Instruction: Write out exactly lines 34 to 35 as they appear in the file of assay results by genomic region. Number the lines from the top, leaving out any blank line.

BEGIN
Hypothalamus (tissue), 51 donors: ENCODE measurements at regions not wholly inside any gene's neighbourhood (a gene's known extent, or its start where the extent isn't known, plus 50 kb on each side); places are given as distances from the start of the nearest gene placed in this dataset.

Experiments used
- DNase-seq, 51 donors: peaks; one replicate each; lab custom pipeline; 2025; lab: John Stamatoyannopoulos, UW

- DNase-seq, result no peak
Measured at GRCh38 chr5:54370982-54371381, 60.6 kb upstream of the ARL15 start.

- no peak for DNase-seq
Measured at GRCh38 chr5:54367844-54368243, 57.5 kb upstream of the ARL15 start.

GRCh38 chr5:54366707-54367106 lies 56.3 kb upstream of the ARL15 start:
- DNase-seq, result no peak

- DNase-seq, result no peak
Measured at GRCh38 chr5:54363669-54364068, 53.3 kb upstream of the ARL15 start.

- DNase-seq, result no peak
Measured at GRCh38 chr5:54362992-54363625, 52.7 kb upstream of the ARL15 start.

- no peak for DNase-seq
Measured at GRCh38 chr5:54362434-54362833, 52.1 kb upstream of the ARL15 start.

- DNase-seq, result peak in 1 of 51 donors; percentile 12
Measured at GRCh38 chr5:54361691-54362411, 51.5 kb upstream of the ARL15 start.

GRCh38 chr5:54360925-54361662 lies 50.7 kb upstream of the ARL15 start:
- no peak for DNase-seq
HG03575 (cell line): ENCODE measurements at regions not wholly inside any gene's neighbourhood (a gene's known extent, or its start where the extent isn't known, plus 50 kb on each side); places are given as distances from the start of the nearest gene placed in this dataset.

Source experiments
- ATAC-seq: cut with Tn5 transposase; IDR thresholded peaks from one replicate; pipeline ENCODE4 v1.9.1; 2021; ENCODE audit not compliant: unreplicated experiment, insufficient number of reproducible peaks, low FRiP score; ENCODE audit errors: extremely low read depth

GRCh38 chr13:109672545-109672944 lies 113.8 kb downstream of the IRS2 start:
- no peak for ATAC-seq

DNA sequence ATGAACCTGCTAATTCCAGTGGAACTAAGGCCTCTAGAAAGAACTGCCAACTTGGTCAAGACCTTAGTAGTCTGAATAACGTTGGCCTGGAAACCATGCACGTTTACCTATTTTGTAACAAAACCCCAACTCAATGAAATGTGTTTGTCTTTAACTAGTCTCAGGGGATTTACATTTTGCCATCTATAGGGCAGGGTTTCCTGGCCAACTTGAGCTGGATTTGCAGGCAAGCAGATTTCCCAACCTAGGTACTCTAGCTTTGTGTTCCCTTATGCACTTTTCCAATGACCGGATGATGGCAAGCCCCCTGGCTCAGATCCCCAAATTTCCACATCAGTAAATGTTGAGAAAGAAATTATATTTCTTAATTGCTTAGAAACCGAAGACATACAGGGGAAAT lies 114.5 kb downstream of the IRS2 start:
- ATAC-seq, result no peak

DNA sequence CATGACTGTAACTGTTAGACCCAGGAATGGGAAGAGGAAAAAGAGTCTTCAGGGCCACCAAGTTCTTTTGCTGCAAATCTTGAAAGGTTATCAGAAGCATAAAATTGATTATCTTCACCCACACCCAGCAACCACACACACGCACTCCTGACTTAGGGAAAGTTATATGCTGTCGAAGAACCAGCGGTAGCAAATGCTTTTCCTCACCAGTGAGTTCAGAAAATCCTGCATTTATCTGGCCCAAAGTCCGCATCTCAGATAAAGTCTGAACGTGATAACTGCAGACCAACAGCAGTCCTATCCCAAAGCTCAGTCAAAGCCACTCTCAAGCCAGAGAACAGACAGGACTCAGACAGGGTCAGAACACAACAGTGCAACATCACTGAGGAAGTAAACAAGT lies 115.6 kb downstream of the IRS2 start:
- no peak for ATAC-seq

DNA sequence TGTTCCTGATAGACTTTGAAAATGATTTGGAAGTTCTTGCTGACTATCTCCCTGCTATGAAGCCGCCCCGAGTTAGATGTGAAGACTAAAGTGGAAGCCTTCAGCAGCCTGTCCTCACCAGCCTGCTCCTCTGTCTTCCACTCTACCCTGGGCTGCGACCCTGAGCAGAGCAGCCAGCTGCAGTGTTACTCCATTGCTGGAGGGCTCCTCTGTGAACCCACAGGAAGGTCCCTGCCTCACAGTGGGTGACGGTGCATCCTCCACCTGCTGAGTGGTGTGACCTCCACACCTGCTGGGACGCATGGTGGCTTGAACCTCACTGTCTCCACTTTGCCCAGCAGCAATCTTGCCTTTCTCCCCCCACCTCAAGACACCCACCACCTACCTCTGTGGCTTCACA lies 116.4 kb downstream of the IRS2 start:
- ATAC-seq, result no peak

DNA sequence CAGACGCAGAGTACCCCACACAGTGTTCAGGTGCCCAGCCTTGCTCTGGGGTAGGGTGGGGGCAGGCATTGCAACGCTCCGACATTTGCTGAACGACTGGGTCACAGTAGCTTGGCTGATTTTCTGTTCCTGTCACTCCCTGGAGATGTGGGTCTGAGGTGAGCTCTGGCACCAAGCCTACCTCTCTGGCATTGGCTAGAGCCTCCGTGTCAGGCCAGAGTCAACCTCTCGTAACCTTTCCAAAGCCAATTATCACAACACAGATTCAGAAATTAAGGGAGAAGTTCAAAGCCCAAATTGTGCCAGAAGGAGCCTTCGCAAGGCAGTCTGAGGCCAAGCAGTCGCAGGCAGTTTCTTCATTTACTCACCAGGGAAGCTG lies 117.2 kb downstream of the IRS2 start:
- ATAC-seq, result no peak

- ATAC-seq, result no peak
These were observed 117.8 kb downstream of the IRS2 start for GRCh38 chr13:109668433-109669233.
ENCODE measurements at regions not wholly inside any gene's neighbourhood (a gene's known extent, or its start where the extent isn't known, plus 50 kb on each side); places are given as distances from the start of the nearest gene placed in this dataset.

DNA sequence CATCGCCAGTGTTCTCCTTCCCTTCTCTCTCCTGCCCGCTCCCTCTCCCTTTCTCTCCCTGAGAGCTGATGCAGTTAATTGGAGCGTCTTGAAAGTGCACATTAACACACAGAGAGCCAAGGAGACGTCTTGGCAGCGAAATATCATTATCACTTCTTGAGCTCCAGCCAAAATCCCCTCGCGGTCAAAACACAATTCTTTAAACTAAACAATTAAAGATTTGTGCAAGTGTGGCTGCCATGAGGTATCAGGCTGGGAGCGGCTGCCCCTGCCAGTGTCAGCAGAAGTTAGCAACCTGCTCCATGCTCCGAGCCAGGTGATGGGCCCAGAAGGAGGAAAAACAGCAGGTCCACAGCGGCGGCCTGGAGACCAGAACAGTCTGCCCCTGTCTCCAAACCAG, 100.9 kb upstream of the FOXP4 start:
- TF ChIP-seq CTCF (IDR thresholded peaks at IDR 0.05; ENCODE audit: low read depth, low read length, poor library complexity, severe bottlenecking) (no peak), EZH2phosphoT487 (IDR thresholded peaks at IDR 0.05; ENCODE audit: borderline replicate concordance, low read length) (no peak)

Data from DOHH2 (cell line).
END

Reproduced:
These were observed 117.8 kb downstream of the IRS2 start for GRCh38 chr13:109668433-109669233.
ENCODE measurements at regions not wholly inside any gene's neighbourhood (a gene's known extent, or its start where the extent isn't known, plus 50 kb on each side); places are given as distances from the start of the nearest gene placed in this dataset.